By Abdulazeez Abbah Suleiman

The Nigerian Court of Appeal on Friday, the 17th day of November 2023 made its pronouncement on the Kano State governorship election. The Appeal Court affirmed the position of the Kano State Governorship Election Petition tribunal, which said Abba Kabir Yusuf was not validly elected as the state governor, according to the law. The court also upheld the tribunal’s ruling that Nasiru Yusuf Gawuna was to be returned as the person legally elected as governor. Why did the tribunal upturn the Independent National Electoral Commission's (INEC’s) declaration of the New Nigerian Peoples Party (NNPP’s) Yusuf as governor in the first place? There is nothing emotional about this, as it is all about the law. The law demanded that for an election to be valid, voting must be done on a ballot paper, which must be provided by INEC. And the only way to know that a ballot paper on which a voter cast his vote was provided by INEC, such a ballot paper must be dated, stamped, and signed by INEC. The lack of all these makes the ballot paper invalid. 

After the 18th March governorship election, INEC declared that NNPP polled 1,019,602 votes against the APC’s 890,705, to emerge victorious, thereby announcing NNPP’s Abba Kabir Yusuf as the governor. APC however brought before the tribunal evidence that 165, 663 ballot papers did not satisfy the requirements of validity, as they were not signed and stamped. APC demanded their cancellation, and the tribunal obliged it, according to the law. 

The tribunal ordered that the invalid votes be expunged from Yusuf’s scores. Simple arithmetic now placed Gawuna ahead, and the tribunal declared him validly elected. The electoral malpractice that NNPP had thought it had perfected was ripped open and the undeserved gain they had snatched from the malfeasance was retrieved from them. They appealed the judgment of the tribunal, seeking that the Court of Appeal should validate their dishonesty, but the court saw through their veil. Beyond the ballot papers fraud, the Appeal Court was convinced that Abba Kabir Yusuf was, in fact, an interloper in the election. 

He had no business contesting under NNPP, a strange party he was not even a member of, according to the law. Again, the law took its course. No sentiment. In Nigeria, You must be a registered member of a political party before you can contest for an election under the party. This requirement is so sacrosanct that failure to abide by it signals the end of any contestant’s ambition. At the tribunal, the NNPP could not provide any satisfactory answer to the question of its candidate’s lack of qualification to contest.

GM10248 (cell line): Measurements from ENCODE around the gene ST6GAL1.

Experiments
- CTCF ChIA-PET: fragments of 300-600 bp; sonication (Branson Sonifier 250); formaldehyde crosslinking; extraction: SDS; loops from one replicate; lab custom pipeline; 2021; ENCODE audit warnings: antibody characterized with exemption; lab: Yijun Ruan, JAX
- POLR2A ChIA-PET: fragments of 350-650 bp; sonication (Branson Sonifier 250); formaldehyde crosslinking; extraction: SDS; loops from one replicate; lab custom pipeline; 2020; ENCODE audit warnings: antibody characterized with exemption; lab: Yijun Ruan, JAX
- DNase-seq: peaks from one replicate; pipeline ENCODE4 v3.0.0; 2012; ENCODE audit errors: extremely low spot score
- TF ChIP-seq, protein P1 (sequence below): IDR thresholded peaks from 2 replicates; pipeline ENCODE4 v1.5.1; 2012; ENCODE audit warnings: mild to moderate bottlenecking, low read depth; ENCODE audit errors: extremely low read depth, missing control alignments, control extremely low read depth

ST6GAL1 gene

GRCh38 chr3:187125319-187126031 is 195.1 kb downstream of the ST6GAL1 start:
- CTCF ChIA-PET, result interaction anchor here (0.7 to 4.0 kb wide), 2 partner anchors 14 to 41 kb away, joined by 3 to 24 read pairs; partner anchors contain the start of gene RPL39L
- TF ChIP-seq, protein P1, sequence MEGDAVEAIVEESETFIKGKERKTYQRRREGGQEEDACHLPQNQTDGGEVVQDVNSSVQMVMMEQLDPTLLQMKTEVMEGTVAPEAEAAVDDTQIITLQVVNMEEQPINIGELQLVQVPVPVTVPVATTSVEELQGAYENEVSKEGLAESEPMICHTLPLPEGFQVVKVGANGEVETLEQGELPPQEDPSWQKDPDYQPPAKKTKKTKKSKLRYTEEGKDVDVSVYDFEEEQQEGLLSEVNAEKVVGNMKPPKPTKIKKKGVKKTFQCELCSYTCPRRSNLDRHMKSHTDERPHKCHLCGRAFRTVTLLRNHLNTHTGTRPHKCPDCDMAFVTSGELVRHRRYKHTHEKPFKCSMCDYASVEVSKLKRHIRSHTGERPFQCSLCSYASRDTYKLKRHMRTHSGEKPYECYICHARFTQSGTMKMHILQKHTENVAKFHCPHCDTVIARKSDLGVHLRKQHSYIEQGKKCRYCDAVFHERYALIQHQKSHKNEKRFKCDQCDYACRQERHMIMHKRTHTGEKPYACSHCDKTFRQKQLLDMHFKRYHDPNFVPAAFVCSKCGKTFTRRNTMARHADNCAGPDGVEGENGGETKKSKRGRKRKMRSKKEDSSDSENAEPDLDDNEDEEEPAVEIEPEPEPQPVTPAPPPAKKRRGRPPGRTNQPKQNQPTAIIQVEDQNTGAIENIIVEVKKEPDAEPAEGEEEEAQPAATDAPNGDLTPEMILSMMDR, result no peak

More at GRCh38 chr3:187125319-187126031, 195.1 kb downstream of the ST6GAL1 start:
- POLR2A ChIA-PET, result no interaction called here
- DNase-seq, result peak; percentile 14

The party’s membership register, as of the time the election was held, did not have Abba Kabir Yusuf as a member. It appears that some undemocratic tendencies were employed by the Kwankwasiyya group, to foist their candidate on the NNPP without going through the legally required process of registration. That disregard for internal democracy had returned to haunt them.  In Friday’s judgment, the Court of Appeal applied the law as it is. Abba Kabir Yusuf was not qualified to take part in the election. He was not a member of NNPP. He was dictatorially forced upon the party in such a brazen and conscientious manner that the Court had no hassle in slashing him off. The Court of Appeal entertained four appeals in the matter. 

One from Abba Kabir Yusuf as a person, the second from NNPP as a party, the third from INEC as an umpire, and the fourth in the form of a cross-appeal from APC. In their wisdom, the revered Justices of the Appeal Court dealt with the root first. Was Abba Kabir Yusuf qualified to contest, in the face of definitive evidence that he was not a member of the party under which he purportedly contested? As seen above, he failed to convince the court that he was a registered NNPP member when he used the party platform to contest. It was a slam dunk. Even a layman would not have trouble knowing that he had failed the test. The Appeal Court determined that he was not qualified to contest, and that ended the matter. 

Other issues have suddenly become academic. If he was not qualified to contest, how could he be talking of votes he purportedly won? If he was not qualified to contest, was there any need to even count votes on his behalf? If he was not qualified to contest, does he even have any valid votes? And if he does not have any valid votes, only votes won by those qualified should count, and the contestant with the highest votes cast should be declared the winner. That person, as it stands now, is APC’s Nasiru Yusuf Gawuna. The Court of Appeal has so declared, and if this matter proceeds to the Supreme Court, it is likely to still be determined in the same manner. 

Unnecessary arrogance flowing from some false sense of entitlement would not avail anyone in this case, and neither would any form of uncivilized threat or blackmail against the judiciary. The lesson that must have been learned, albeit in a bitter way, was that democracy is an institution that requires discipline; subvert its fundamental tenets at your peril.  It is beginning to appear that the Kwankawsiyya group and its leaders are aware that the popularity they always claim to enjoy in Kano State is pretentious. 

They really needed to be dishonest to win an election. They tried it in 2019 and again in 2023 but could not get away with it. There is always a trail left by the offender that will lead the law to his apprehension. In Kano State, it is either you are genuinely a good politician or you are just a deceptive grandstander. The elections in 2019 and 2023 have placed everyone where he or she belongs.

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